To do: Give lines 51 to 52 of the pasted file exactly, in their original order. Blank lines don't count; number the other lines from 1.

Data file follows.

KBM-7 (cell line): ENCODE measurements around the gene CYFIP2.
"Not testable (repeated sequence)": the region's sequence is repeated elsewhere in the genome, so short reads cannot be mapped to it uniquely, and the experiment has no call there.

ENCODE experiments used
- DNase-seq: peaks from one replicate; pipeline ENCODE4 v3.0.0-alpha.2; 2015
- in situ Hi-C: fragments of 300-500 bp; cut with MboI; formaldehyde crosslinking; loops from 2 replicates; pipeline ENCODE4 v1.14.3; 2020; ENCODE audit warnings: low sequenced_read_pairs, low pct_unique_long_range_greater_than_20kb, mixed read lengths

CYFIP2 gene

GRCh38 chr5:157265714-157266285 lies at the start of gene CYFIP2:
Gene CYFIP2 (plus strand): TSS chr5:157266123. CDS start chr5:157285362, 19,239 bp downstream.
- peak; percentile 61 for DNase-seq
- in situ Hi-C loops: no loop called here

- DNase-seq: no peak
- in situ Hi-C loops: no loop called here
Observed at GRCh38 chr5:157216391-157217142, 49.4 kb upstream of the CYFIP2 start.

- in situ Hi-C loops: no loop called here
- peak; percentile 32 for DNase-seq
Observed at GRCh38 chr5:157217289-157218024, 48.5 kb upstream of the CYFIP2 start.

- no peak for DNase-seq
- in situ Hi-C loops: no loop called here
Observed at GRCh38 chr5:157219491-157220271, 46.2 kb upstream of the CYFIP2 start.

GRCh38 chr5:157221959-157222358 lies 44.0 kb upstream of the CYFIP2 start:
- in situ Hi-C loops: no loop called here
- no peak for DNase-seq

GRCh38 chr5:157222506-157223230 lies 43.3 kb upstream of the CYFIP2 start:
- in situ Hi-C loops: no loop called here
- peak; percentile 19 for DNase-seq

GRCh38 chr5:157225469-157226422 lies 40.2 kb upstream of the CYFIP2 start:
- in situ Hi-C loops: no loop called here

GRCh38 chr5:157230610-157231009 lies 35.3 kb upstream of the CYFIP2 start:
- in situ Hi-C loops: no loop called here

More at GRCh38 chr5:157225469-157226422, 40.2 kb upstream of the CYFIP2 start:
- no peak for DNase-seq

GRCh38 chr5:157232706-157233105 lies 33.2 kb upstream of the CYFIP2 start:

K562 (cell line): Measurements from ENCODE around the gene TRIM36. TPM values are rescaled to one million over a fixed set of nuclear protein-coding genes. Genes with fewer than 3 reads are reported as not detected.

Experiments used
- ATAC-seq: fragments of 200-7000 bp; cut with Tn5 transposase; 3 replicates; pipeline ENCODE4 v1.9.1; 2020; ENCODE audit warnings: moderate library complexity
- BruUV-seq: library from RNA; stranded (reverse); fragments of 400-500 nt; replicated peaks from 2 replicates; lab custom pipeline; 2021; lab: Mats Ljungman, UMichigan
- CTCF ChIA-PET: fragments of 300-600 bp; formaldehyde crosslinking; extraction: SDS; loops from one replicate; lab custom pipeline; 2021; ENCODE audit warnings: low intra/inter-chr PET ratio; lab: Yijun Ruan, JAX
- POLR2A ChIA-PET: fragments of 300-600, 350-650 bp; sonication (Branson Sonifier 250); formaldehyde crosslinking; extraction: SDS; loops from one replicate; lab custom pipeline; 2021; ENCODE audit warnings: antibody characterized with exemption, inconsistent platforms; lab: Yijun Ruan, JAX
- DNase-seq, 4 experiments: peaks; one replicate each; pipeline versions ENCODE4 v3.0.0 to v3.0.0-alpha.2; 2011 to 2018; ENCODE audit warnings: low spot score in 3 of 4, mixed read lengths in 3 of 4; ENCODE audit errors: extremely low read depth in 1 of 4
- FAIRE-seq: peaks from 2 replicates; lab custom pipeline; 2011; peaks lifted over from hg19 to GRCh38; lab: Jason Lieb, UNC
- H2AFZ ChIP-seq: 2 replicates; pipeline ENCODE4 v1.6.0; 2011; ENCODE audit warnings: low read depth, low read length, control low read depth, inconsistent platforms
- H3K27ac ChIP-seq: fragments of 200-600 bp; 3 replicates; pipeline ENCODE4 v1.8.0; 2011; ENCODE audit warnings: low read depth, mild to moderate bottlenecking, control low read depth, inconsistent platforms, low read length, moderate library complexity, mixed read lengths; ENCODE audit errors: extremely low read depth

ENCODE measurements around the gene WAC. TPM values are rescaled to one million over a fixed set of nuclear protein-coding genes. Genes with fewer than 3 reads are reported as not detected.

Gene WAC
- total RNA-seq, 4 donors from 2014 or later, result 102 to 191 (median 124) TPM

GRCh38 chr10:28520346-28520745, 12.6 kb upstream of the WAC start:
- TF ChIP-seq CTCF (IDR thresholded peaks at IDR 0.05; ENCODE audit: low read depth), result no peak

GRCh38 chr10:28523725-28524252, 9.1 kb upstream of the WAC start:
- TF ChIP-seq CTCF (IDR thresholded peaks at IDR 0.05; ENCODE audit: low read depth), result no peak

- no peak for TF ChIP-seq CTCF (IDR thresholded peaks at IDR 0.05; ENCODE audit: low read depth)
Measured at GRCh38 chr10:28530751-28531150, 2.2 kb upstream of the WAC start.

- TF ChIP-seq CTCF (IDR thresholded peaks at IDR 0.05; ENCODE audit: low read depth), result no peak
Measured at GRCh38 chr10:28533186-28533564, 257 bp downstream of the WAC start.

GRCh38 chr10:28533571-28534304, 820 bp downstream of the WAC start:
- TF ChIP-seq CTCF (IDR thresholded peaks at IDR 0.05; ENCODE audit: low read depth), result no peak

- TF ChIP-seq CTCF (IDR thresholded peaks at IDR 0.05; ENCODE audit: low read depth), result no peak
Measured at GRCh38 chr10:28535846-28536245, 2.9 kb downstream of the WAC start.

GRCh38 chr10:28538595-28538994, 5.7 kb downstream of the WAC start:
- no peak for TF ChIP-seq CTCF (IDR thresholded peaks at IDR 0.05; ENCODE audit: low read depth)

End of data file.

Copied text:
Measured at GRCh38 chr10:28530751-28531150, 2.2 kb upstream of the WAC start.

- TF ChIP-seq CTCF (IDR thresholded peaks at IDR 0.05; ENCODE audit: low read depth), result no peak